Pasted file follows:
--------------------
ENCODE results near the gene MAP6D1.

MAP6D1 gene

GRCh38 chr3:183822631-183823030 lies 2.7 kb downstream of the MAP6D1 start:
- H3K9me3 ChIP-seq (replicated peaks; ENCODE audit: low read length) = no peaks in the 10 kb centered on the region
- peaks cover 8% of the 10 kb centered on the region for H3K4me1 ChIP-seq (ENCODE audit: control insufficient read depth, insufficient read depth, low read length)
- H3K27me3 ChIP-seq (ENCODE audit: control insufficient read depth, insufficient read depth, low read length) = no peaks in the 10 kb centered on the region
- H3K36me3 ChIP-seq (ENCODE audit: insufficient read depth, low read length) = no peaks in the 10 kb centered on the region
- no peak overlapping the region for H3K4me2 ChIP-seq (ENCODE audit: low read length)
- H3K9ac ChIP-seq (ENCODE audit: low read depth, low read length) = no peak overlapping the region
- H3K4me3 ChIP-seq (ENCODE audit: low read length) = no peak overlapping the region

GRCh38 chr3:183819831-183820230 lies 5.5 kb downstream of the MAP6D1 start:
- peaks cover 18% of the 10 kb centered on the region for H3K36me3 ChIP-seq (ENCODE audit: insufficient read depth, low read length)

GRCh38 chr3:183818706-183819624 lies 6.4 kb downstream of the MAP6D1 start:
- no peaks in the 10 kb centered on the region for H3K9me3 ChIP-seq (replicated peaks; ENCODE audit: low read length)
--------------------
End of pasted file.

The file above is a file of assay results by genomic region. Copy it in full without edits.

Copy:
ENCODE results near the gene MAP6D1.

MAP6D1 gene

GRCh38 chr3:183822631-183823030 lies 2.7 kb downstream of the MAP6D1 start:
- H3K9me3 ChIP-seq (replicated peaks; ENCODE audit: low read length) = no peaks in the 10 kb centered on the region
- peaks cover 8% of the 10 kb centered on the region for H3K4me1 ChIP-seq (ENCODE audit: control insufficient read depth, insufficient read depth, low read length)
- H3K27me3 ChIP-seq (ENCODE audit: control insufficient read depth, insufficient read depth, low read length) = no peaks in the 10 kb centered on the region
- H3K36me3 ChIP-seq (ENCODE audit: insufficient read depth, low read length) = no peaks in the 10 kb centered on the region
- no peak overlapping the region for H3K4me2 ChIP-seq (ENCODE audit: low read length)
- H3K9ac ChIP-seq (ENCODE audit: low read depth, low read length) = no peak overlapping the region
- H3K4me3 ChIP-seq (ENCODE audit: low read length) = no peak overlapping the region

GRCh38 chr3:183819831-183820230 lies 5.5 kb downstream of the MAP6D1 start:
- peaks cover 18% of the 10 kb centered on the region for H3K36me3 ChIP-seq (ENCODE audit: insufficient read depth, low read length)

GRCh38 chr3:183818706-183819624 lies 6.4 kb downstream of the MAP6D1 start:
- no peaks in the 10 kb centered on the region for H3K9me3 ChIP-seq (replicated peaks; ENCODE audit: low read length)